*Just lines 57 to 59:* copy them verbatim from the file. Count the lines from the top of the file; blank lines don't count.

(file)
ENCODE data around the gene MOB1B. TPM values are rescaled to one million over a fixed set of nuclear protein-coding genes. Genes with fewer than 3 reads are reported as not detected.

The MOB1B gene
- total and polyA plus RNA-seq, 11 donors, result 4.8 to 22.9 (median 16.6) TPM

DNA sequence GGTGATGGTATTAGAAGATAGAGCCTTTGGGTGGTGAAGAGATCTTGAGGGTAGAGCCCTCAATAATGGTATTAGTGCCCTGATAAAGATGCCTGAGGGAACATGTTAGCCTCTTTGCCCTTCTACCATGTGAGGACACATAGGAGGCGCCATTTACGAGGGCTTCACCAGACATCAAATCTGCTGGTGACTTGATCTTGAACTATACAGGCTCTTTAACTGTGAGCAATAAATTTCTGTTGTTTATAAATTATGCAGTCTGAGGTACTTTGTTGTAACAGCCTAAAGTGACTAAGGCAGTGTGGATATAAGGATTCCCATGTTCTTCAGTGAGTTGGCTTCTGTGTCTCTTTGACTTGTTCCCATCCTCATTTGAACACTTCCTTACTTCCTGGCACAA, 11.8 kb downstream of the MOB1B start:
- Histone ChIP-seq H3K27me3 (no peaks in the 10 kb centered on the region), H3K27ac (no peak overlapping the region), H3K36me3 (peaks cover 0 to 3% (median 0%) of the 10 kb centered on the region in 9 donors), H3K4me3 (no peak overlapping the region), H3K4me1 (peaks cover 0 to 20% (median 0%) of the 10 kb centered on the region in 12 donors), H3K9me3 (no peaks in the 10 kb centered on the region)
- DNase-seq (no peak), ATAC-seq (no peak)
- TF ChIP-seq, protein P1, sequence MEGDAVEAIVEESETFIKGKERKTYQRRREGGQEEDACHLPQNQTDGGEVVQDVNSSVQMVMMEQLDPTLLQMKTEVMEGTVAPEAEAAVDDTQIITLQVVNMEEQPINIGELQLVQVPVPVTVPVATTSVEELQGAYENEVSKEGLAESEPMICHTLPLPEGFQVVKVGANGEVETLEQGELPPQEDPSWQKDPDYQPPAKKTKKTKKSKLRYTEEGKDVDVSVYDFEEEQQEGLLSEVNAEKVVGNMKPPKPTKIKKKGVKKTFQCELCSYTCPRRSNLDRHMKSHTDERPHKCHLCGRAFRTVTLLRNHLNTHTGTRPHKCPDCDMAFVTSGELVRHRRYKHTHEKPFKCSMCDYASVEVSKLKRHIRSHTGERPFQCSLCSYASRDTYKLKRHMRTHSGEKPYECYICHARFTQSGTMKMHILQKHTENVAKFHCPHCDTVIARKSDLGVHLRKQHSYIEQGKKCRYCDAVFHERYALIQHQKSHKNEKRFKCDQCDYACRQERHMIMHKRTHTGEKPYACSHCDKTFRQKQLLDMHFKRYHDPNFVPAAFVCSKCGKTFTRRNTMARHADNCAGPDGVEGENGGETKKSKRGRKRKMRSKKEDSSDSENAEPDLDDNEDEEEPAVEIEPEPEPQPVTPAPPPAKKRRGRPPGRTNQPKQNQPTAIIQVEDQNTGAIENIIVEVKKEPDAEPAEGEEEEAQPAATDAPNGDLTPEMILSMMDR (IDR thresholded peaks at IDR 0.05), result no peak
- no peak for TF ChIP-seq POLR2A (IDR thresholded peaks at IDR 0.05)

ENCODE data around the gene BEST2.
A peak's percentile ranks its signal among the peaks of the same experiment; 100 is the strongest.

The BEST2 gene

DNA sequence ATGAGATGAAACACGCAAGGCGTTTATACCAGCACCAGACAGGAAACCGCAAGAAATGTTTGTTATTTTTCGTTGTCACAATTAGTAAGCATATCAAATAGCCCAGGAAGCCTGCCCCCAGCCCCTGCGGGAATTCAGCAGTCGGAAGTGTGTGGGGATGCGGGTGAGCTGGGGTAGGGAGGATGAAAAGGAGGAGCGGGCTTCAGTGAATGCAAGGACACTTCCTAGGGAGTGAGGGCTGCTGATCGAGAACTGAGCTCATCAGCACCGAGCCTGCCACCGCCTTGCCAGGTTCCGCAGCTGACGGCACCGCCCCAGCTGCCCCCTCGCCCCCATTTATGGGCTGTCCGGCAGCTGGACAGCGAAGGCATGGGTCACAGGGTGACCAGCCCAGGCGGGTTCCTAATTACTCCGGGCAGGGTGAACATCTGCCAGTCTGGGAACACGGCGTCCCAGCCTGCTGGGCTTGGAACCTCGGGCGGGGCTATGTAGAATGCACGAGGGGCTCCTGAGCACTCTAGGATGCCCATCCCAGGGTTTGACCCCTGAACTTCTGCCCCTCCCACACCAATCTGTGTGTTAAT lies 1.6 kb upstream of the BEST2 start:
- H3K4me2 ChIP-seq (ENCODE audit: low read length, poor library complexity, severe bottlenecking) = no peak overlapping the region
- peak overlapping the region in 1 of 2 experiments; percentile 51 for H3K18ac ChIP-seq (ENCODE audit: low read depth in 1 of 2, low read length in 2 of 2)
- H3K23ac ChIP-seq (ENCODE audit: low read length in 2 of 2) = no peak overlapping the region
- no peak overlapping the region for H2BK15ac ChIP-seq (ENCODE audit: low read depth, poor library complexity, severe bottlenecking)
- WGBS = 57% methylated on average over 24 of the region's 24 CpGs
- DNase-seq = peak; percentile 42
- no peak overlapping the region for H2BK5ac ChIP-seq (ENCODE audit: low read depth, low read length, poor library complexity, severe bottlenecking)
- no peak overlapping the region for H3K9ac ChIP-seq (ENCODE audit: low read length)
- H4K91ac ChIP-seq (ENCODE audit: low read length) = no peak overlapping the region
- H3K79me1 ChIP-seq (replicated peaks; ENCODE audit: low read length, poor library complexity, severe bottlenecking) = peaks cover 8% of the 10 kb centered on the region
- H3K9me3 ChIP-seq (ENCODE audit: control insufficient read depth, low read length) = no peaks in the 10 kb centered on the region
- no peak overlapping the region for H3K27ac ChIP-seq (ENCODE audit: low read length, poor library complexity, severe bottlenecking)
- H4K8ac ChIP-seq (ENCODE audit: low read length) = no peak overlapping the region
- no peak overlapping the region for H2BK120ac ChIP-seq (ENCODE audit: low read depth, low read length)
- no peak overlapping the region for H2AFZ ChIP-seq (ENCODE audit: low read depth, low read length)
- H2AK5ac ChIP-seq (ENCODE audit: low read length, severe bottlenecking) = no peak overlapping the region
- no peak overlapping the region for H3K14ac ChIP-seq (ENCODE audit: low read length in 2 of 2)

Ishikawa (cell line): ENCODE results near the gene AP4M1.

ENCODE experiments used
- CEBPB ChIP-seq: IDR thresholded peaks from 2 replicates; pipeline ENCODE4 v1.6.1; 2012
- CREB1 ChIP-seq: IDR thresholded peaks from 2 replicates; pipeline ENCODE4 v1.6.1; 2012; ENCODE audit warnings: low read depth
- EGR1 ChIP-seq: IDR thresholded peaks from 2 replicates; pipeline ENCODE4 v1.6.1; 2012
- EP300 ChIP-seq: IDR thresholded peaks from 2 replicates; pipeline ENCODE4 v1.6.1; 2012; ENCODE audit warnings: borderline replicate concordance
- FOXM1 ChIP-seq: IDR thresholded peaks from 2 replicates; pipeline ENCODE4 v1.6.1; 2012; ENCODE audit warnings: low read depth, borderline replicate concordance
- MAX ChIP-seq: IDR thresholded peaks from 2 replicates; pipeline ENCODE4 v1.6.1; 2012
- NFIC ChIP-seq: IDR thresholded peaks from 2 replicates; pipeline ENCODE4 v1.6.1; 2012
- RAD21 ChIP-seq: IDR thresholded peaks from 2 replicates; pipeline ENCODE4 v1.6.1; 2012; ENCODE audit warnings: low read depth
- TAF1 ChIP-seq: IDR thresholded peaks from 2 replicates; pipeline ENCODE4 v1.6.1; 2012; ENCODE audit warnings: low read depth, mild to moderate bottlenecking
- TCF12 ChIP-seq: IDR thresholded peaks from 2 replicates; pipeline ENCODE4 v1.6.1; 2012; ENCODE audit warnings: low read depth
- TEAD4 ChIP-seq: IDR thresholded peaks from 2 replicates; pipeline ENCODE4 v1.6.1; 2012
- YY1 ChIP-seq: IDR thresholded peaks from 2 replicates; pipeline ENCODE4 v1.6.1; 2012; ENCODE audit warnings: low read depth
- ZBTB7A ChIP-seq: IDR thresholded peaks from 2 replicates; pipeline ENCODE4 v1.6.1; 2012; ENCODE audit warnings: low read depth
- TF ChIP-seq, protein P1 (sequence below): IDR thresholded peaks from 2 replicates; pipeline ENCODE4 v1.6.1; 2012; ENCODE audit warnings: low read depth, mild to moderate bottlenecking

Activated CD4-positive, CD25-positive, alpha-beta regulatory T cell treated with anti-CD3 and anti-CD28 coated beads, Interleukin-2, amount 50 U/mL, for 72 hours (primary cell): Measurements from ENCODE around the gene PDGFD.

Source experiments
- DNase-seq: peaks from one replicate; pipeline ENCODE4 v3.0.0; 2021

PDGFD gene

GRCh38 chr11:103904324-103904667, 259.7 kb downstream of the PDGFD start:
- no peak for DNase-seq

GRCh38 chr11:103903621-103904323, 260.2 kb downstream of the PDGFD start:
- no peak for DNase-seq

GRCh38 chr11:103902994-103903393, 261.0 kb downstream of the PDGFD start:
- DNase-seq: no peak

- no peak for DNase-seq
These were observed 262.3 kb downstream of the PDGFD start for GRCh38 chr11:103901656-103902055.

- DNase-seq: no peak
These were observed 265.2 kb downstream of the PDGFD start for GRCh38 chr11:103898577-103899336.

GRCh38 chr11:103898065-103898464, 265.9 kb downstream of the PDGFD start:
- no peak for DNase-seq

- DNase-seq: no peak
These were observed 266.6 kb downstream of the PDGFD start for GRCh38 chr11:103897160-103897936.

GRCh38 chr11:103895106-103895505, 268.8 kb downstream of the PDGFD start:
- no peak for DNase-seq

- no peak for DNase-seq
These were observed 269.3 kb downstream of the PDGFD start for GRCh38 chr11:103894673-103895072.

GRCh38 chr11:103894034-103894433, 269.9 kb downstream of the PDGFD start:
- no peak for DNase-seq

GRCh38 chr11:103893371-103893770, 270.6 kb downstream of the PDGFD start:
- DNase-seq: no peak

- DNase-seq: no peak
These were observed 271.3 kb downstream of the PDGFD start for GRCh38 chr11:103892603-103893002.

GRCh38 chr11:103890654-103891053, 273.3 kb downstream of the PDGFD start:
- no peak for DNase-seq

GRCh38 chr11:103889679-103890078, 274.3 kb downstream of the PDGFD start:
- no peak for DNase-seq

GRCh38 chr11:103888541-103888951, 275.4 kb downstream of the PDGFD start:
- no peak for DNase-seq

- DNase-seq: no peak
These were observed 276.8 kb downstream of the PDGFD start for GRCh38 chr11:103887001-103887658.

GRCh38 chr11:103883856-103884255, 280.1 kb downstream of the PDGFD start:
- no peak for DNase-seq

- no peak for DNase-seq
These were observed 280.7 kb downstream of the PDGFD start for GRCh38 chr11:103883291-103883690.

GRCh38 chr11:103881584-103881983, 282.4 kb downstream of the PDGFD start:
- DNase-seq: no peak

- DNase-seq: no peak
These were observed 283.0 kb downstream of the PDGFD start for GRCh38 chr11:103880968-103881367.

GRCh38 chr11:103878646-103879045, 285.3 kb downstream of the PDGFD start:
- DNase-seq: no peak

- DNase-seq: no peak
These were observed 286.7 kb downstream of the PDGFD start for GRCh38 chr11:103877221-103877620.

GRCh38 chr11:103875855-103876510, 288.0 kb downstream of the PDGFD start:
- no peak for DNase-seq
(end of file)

These were observed 262.3 kb downstream of the PDGFD start for GRCh38 chr11:103901656-103902055.

- DNase-seq: no peak
These were observed 265.2 kb downstream of the PDGFD start for GRCh38 chr11:103898577-103899336.